Let us jump to the present then; urban development and the rising real estate market have been extraordinarily strong; it seems that the original and quiet times were smashed into pieces overnight. Construction companies built high matchbox-like buildings all around Lhasa, the upper class and newly-rich quickly sensed the opportunities for profit and began to invest in real estate. Today, the economy is declining and the property bubble reaching a critical stage. Lhasa is becoming an empty “ghost town”. How much can this city really digest? In times of uncertainty, everyone just joins hands in stewing a massive hot pot; in the end, everyone is completely full and those who cannot stomach it, are suffering from bad diarrhoea.
Lhasa’s river valley naturally led to the formation of two main suburban residential areas, the “eastern suburb” and the “western suburb”. There is not much space available for the city to extend into the northern or southern areas. The city has many corners that connect it directly with mother nature, for instance, the foot of the mountain, the seaside and the cliff; these places are like “antennas” that receive signals from nature and thus matter a lot to the city. But of course, these places have also become popular leisure places with the rich rushing into to secure property there. Lhasa’s “antennas” are situated at Dokde Ravine, at Nyangra Ravine, at the “Lhalu wetlands” and at the jungle at the foot of Nachen mountain. Of course, owing to the existence of modern bridges, the city is now directly connected to “Tsechokling” located at the southern bank of Lhasa river, which quickly turned Neu into another one of Lhasa’s “antennas.” From a geological perspective, these “antennas” can be understood as buffers between the mountains and the river; it is like people’s temples that can be seen as a link between one’s hair and one’s skin. I know that this is a slightly inappropriate metaphor, but for a traditionally agricultural society such as Tibet, these places used to be an important point of contact between the city and the countryside. They used to be havens for keeping oilseed rape and wheat. Today, they have become places of nostalgia for the third post-agricultural generation like us. Why are these important “connection points” not preserved?! There is absolutely no need to use the same old development model and cram these places with monotonous reinforced concrete blocks.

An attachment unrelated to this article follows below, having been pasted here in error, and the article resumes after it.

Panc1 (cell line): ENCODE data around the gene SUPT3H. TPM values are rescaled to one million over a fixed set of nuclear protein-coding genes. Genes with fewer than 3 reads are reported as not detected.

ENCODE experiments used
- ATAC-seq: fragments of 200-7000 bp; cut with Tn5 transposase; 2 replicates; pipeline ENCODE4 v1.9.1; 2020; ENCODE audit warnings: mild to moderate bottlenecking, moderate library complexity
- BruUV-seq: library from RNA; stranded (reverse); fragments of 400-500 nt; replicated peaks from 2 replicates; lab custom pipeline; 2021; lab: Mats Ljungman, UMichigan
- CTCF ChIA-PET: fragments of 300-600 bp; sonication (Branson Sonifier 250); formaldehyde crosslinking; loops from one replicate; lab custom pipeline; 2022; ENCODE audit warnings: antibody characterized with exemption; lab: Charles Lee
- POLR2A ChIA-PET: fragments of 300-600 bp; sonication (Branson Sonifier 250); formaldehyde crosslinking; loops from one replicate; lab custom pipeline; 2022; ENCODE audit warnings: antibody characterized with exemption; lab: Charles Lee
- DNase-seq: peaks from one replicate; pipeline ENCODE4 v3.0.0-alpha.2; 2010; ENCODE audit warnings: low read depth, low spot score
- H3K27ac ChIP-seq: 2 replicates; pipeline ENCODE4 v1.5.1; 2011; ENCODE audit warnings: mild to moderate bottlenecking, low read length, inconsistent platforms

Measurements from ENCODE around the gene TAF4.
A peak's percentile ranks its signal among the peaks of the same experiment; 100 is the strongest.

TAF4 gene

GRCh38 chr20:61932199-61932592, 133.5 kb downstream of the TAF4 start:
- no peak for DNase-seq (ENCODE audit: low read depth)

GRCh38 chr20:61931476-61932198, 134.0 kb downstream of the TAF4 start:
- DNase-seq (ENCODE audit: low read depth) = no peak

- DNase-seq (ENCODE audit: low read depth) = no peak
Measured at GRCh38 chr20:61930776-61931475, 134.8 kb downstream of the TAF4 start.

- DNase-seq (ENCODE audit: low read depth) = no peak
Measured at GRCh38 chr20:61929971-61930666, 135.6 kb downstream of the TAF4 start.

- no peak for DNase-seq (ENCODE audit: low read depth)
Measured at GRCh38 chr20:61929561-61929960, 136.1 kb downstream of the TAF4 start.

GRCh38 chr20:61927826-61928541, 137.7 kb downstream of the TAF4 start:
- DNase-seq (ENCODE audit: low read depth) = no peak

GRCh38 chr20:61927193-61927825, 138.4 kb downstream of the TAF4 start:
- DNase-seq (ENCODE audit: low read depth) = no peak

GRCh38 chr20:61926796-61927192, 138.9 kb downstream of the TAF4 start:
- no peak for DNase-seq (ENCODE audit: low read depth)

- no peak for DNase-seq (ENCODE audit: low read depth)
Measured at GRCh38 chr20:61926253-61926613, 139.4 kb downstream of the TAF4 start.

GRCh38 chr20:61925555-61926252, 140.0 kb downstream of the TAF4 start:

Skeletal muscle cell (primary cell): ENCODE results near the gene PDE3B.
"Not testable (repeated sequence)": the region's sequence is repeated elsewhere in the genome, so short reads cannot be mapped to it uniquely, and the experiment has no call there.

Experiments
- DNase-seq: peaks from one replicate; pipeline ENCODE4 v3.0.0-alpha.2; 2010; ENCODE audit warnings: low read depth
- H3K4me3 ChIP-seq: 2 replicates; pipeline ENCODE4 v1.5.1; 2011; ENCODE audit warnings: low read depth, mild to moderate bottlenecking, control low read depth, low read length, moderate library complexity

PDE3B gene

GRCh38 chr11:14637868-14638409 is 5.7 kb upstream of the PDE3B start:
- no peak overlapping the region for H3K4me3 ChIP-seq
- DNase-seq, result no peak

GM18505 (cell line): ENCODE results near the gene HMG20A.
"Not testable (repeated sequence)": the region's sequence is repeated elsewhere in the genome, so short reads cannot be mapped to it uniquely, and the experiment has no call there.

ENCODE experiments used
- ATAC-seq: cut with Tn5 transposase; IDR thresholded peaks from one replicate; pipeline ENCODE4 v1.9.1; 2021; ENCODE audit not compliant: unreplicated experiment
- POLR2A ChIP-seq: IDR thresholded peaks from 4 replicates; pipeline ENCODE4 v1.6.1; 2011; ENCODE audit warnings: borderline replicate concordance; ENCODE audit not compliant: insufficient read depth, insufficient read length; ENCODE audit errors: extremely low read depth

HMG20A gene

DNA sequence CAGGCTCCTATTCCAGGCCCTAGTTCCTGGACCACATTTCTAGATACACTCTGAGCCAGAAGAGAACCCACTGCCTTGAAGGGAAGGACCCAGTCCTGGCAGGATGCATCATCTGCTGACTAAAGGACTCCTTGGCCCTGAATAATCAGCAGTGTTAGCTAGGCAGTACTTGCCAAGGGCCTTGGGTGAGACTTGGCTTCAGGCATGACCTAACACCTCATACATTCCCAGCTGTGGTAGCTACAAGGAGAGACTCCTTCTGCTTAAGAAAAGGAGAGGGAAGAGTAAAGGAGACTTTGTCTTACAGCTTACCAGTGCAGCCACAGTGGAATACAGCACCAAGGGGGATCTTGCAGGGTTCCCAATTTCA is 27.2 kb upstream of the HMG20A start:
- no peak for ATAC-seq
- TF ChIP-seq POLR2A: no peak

I often tell my friends that my Chinese dream is to build a Tibetan stone house in Lhasa’s suburbs surrounded by billowing wheat fields, green trees and gurgling streams. It is not because I want one of those rich people’s villas or because I want to hide from the public and shun the world. It is because I yearn for a “beautiful home”. I find it difficult to free myself from my childhood memories and the culture I belong to: planting some flowers, renovating the house, making it waterproof in summer and preparing firewood in winter. Returning to this simple life means exploring life once again. Isn’t that what life is about?!
July 23, 2016, Lhasa riverside
We should be careful about the name “Lord Zhang Flower”. Whether or not this flower existed before the time of Zhang Yintang can only be confirmed by someone who has profound knowledge of the botany of the Tibetan plateau. It is a very ordinary flower with a relatively short life expectancy. Whether or not it existed long time ago cannot be determined by one single legend. I once heard a very different story about this flower, one that has nothing to do with Zhang Yintang. So I do indeed wonder whether this name “Lord Zhang Flower” was really given by Tibetans or whether it is the same situation as with red songs that are misused and propagated as “Tibetan folk song” with many historical, geographical, cultural, botanical details being consciously distorted by the powerful discourse. I just came across a paragraph from Michel Foucault: “Nowadays books are no longer enough. There are much more efficient channels in the form of television and cinema. And I think the whole effort has tended towards a recoding of popular memory which exists but has no way of formally expressing itself. People are shown not what they have been but what they must remember they have been.” “That memory has to be seized, governed, controlled, told what to remember.” Foucault leaves out the subject in this final sentence. Of course, the subject is power. Accordingly, Tibetan intellectuals and scholars in particular must be very cautious when it comes to details such as “Zhang Yintang”. There are simply too many examples. The legendary Princess Wencheng was by no means created just by the powerful other; you play as much a part as they do.